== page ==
On Weighing Anchor -- The Reveillon -- On Cheeses -- The Captain of Industry -- The Inventor -- The Views of England -- The Lunatic -- The Inheritance of Humour -- The Old Gentleman's Opinions -- On Historical Evidence -- The Absence of the Past -- St. Patrick -- The Lost Things -- On the Reading of History -- The Victory -- Reality -- On the Decline of the Book -- Jose Maria De Heredia -- Normandy and the Normans -- The Old Things -- The Battle of Hastings -- The Roman Roads in Picardy -- The Reward of Letters -- The Eye-Openers -- The Public -- On Entries -- Companions of Travel -- On the Sources of Rivers -- On Error -- The Great Sight -- The Decline of a State -- On Past Greatness -- Mr. the Duke: The Man of Malplaquet -- The Game of Cards -- "King Lear" -- The Excursion -- The Tide -- On a Great Wind -- The Letter -- The Regret -- The End of the World.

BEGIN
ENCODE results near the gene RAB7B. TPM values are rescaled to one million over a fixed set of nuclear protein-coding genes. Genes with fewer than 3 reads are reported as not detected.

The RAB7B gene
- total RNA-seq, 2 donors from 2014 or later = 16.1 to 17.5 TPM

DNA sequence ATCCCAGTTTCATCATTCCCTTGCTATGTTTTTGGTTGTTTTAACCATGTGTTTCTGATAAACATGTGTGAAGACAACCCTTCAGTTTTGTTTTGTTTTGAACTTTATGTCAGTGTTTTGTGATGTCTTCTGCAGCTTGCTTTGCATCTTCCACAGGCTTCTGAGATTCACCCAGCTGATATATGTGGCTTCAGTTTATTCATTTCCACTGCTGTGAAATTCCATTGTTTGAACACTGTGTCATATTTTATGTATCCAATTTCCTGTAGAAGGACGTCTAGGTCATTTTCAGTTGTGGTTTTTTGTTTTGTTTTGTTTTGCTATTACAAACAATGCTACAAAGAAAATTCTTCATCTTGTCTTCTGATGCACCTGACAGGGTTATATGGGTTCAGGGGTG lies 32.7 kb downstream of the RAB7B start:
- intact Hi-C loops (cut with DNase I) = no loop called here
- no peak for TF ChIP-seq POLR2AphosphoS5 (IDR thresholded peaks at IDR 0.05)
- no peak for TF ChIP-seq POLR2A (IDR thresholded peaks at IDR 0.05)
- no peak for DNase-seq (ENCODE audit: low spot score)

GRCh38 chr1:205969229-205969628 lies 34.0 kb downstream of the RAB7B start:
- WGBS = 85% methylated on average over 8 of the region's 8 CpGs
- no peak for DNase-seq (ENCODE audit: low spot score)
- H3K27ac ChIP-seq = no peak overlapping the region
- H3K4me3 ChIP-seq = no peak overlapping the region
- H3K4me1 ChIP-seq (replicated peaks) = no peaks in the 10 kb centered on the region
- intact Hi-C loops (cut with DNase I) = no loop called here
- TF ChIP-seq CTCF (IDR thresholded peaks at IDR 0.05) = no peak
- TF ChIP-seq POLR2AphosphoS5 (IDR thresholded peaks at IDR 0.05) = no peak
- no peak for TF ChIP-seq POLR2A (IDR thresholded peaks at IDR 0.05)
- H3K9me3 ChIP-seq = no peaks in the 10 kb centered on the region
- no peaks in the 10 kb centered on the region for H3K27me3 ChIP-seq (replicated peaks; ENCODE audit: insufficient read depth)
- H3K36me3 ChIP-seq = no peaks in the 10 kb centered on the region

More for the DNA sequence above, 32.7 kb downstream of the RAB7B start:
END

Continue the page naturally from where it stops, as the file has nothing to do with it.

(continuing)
rst, the antiquity of its lineage; secondly, the antiquity of its self. For we all know that when we meet a nobleman we revere his nobility very much if he be himself old, and that this quality of age in him seems to marry itself in some mysterious way with the antiquity of his line.
The lineage of cheese is demonstrably beyond all record. What did the faun in the beginning of time when a god surprised him or a mortal had the misfortune to come across him in the woods? It is well known that the faun offered either of them cheese. So he knew how to make it.
There are certain bestial men, hangers-on of the Germans, who would contend that this would prove cheese to be acquired by the Aryan race (or what not) from the Dolichocephalics (or what not), and there are certain horrors who descend to imitate these barbarians--though themselves born in these glorious islands, which are so steep upon their western side. But I will not detain you upon these lest I should fall head foremost into another digression and